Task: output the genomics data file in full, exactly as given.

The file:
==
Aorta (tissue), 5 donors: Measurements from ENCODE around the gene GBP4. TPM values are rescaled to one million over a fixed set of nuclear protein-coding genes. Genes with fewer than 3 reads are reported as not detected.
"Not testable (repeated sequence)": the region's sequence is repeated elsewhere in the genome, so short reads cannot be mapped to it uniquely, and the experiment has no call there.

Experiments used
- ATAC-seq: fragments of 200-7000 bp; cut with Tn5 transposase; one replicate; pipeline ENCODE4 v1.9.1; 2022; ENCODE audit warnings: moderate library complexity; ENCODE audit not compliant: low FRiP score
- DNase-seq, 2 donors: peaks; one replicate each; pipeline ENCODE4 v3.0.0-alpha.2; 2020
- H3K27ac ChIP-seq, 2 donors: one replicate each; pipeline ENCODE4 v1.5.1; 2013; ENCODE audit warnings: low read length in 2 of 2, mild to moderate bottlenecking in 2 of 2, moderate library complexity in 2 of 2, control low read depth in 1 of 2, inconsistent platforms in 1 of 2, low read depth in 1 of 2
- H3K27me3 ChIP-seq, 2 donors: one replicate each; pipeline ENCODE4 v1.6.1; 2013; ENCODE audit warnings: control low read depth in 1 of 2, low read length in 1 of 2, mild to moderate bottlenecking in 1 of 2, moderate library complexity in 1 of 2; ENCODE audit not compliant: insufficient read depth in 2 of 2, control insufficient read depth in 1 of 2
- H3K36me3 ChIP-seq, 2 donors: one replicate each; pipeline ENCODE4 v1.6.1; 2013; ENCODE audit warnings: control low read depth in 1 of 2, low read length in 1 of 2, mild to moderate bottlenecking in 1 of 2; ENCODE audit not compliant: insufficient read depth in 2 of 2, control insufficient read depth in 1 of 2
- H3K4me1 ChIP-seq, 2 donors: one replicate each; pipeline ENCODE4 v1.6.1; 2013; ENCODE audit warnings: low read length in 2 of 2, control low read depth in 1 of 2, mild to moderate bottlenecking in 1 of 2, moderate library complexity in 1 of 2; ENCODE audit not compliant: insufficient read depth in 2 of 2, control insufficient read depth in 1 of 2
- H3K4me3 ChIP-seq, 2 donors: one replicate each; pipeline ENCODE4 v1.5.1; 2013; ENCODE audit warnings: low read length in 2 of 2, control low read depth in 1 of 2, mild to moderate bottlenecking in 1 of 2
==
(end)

Aorta (tissue), 5 donors: Measurements from ENCODE around the gene GBP4. TPM values are rescaled to one million over a fixed set of nuclear protein-coding genes. Genes with fewer than 3 reads are reported as not detected.
"Not testable (repeated sequence)": the region's sequence is repeated elsewhere in the genome, so short reads cannot be mapped to it uniquely, and the experiment has no call there.

Experiments used
- ATAC-seq: fragments of 200-7000 bp; cut with Tn5 transposase; one replicate; pipeline ENCODE4 v1.9.1; 2022; ENCODE audit warnings: moderate library complexity; ENCODE audit not compliant: low FRiP score
- DNase-seq, 2 donors: peaks; one replicate each; pipeline ENCODE4 v3.0.0-alpha.2; 2020
- H3K27ac ChIP-seq, 2 donors: one replicate each; pipeline ENCODE4 v1.5.1; 2013; ENCODE audit warnings: low read length in 2 of 2, mild to moderate bottlenecking in 2 of 2, moderate library complexity in 2 of 2, control low read depth in 1 of 2, inconsistent platforms in 1 of 2, low read depth in 1 of 2
- H3K27me3 ChIP-seq, 2 donors: one replicate each; pipeline ENCODE4 v1.6.1; 2013; ENCODE audit warnings: control low read depth in 1 of 2, low read length in 1 of 2, mild to moderate bottlenecking in 1 of 2, moderate library complexity in 1 of 2; ENCODE audit not compliant: insufficient read depth in 2 of 2, control insufficient read depth in 1 of 2
- H3K36me3 ChIP-seq, 2 donors: one replicate each; pipeline ENCODE4 v1.6.1; 2013; ENCODE audit warnings: control low read depth in 1 of 2, low read length in 1 of 2, mild to moderate bottlenecking in 1 of 2; ENCODE audit not compliant: insufficient read depth in 2 of 2, control insufficient read depth in 1 of 2
- H3K4me1 ChIP-seq, 2 donors: one replicate each; pipeline ENCODE4 v1.6.1; 2013; ENCODE audit warnings: low read length in 2 of 2, control low read depth in 1 of 2, mild to moderate bottlenecking in 1 of 2, moderate library complexity in 1 of 2; ENCODE audit not compliant: insufficient read depth in 2 of 2, control insufficient read depth in 1 of 2
- H3K4me3 ChIP-seq, 2 donors: one replicate each; pipeline ENCODE4 v1.5.1; 2013; ENCODE audit warnings: low read length in 2 of 2, control low read depth in 1 of 2, mild to moderate bottlenecking in 1 of 2